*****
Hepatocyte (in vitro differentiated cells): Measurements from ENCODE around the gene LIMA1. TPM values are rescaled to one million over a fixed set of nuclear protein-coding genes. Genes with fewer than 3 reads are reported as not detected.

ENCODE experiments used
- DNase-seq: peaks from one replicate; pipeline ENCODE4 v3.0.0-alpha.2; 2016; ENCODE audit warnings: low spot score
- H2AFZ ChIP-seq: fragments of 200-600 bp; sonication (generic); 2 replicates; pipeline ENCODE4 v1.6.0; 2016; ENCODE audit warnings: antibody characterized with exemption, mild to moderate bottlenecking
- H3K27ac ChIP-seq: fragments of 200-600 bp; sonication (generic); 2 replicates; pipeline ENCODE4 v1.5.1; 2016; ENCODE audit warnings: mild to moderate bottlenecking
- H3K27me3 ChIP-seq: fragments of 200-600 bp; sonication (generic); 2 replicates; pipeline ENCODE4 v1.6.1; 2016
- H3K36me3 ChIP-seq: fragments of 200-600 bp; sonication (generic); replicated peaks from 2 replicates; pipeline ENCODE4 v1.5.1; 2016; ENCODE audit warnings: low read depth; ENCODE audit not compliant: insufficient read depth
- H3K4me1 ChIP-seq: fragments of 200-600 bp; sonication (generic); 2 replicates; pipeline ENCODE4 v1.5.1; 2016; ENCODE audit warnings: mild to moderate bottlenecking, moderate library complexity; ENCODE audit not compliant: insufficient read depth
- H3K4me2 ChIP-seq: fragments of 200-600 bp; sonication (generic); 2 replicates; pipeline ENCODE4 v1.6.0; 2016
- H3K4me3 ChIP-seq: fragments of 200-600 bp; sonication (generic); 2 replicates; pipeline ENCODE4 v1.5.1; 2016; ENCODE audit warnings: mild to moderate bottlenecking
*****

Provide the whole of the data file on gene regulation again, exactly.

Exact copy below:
Hepatocyte (in vitro differentiated cells): Measurements from ENCODE around the gene LIMA1. TPM values are rescaled to one million over a fixed set of nuclear protein-coding genes. Genes with fewer than 3 reads are reported as not detected.

ENCODE experiments used
- DNase-seq: peaks from one replicate; pipeline ENCODE4 v3.0.0-alpha.2; 2016; ENCODE audit warnings: low spot score
- H2AFZ ChIP-seq: fragments of 200-600 bp; sonication (generic); 2 replicates; pipeline ENCODE4 v1.6.0; 2016; ENCODE audit warnings: antibody characterized with exemption, mild to moderate bottlenecking
- H3K27ac ChIP-seq: fragments of 200-600 bp; sonication (generic); 2 replicates; pipeline ENCODE4 v1.5.1; 2016; ENCODE audit warnings: mild to moderate bottlenecking
- H3K27me3 ChIP-seq: fragments of 200-600 bp; sonication (generic); 2 replicates; pipeline ENCODE4 v1.6.1; 2016
- H3K36me3 ChIP-seq: fragments of 200-600 bp; sonication (generic); replicated peaks from 2 replicates; pipeline ENCODE4 v1.5.1; 2016; ENCODE audit warnings: low read depth; ENCODE audit not compliant: insufficient read depth
- H3K4me1 ChIP-seq: fragments of 200-600 bp; sonication (generic); 2 replicates; pipeline ENCODE4 v1.5.1; 2016; ENCODE audit warnings: mild to moderate bottlenecking, moderate library complexity; ENCODE audit not compliant: insufficient read depth
- H3K4me2 ChIP-seq: fragments of 200-600 bp; sonication (generic); 2 replicates; pipeline ENCODE4 v1.6.0; 2016
- H3K4me3 ChIP-seq: fragments of 200-600 bp; sonication (generic); 2 replicates; pipeline ENCODE4 v1.5.1; 2016; ENCODE audit warnings: mild to moderate bottlenecking